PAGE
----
Energy options soar for farmers as solar installation costs plummet… for now!

Plummeting installation costs for photovoltaic solar panels have opened up a window of opportunity for farmers to strike a good deal, even with Feed-In Tariff (FITs) rates shrinking.

The last year has been a tough one for the renewable energy industry with many companies going out of business as customers have backed off after being spooked by a series of lurching cuts to FITs.

But for those smart enough to invest, the prices have never been so affordable – equipment prices have fallen substantially, growing expertise has cut installation time and labour costs and increased competition between installers has reduced margins.

And although FITs will continue to drop, the new mechanism for reducing the rates means they will fall in small, regular increments and at a predictable rate. This will allow buyers to time installations around scheduled cuts while ensuring that if a deadline is missed the costs are not too severe.

Perhaps even more importantly, now the costs of solar installations have fallen so dramatically, the cost of solar electricity is lower than grid electricity. By investing in solar, buyers can protect themselves against future electricity prices increases because once a solar system is installed, the price of the solar electricity is effectively fixed. That ability to hedge energy bills is something which Photon Energy director Jonathan Bates believes will sway people early in 2013 as rising winter fuel charges are delivered to businesses and households.

Figures from industry expert Photon Energy, which has worked with a series of agriculture operations, tell the story of falling renewable costs: in five years the company has seen wholesale prices for solar modules fall from £2.19 per watt to just 45p now.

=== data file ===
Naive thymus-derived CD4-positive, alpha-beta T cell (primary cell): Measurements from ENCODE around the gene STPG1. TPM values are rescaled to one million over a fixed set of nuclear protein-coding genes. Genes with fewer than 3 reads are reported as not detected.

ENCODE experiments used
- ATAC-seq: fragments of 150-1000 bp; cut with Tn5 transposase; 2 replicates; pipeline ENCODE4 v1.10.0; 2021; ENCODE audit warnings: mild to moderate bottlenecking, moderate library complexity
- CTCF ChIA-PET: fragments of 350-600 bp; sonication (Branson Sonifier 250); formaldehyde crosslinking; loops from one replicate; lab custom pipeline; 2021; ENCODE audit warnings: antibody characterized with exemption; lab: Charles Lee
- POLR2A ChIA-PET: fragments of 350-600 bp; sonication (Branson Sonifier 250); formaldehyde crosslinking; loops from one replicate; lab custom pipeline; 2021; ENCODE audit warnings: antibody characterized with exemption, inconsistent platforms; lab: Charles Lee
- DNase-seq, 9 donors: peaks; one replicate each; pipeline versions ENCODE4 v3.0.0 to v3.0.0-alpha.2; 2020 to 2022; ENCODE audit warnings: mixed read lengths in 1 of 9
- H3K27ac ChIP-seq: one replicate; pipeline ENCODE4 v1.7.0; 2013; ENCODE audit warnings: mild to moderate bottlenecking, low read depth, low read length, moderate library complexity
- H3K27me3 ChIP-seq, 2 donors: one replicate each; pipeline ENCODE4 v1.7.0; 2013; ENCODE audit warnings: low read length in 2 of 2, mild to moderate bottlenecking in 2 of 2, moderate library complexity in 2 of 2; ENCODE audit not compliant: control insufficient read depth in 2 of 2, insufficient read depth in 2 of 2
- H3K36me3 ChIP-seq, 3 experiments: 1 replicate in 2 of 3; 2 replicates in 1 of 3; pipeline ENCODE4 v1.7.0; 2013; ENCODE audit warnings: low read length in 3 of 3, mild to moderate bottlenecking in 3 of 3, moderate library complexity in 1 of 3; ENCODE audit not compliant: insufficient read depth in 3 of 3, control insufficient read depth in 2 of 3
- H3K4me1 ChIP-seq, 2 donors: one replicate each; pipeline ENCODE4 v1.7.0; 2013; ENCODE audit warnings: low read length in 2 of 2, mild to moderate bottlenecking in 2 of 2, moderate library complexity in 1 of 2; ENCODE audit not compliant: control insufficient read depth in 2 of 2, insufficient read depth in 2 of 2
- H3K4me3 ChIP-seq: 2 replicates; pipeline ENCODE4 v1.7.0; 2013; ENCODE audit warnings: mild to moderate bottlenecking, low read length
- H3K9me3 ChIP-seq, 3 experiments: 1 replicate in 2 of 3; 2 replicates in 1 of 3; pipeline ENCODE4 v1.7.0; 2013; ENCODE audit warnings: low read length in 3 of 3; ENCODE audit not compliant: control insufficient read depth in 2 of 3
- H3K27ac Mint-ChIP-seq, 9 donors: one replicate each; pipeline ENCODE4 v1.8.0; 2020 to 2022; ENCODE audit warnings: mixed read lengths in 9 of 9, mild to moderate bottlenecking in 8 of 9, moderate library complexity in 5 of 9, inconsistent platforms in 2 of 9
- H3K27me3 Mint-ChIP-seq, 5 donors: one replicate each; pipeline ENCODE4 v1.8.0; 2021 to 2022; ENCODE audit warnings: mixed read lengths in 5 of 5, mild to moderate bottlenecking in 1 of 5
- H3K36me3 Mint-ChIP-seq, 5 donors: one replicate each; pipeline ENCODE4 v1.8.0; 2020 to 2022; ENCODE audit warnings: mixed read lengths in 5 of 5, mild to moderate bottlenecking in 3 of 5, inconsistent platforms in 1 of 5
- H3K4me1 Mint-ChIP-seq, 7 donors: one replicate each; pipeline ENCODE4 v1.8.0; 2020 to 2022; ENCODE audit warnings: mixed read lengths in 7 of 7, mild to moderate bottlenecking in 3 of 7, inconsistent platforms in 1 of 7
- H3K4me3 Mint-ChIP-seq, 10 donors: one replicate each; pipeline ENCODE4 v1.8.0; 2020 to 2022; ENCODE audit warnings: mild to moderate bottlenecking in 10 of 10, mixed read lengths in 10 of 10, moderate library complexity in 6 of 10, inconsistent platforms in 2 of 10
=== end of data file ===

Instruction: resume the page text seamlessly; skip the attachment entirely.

And in just the last year the company’s prices for installing large solar PV arrays of around 250kW on big barns or storage units, for example, have fallen from £500,000 to just £250,000.

It means the price for smaller 50kW systems has also plummeted from about £110,000 to under £60,000.

The difference not only saves money on the initial investment, it also opens up opportunities where higher costs might have stopped projects before. Installations that have not gone head because of the need to strengthen a barn to take the weight of the panels, or improving the electricity supply to a farm are now much more attractive.

In fact, Photon Energy has installed more solar panels between April and September this year than it did over the same period in 2011.

While the falling prices have certainly caused problems for many renewable energy businesses, for customers it has proved a boon as the amount shrinks that they have to gather for the initial investment.

Photon Energy is now seeing previous clients returning to order more solar panels to take advantage of the lower costs and the fact that systems are also generating as much as 10% or 15% more electricity than expected.

Photon Energy director Jonathan Bates said: “Profits are as high now as they were when the Feed-In Tariffs were first introduced. Although they’ve been cut, because costs are falling at the same time the returns have stayed stable at between 10 and 15 per cent over 20 years.

“It’s quite wrong to believe that the Feed-In Tariffs have ended – people are mistakenly missing out on some excellent deals, and returns that even the best saving-accounts can’t beat.

“We’re now getting previous customers come back to us ordering more solar PV, and as more people cotton on to the benefits we’ll see growth again. Now may be the window of opportunity to get cheap installation with the best returns.”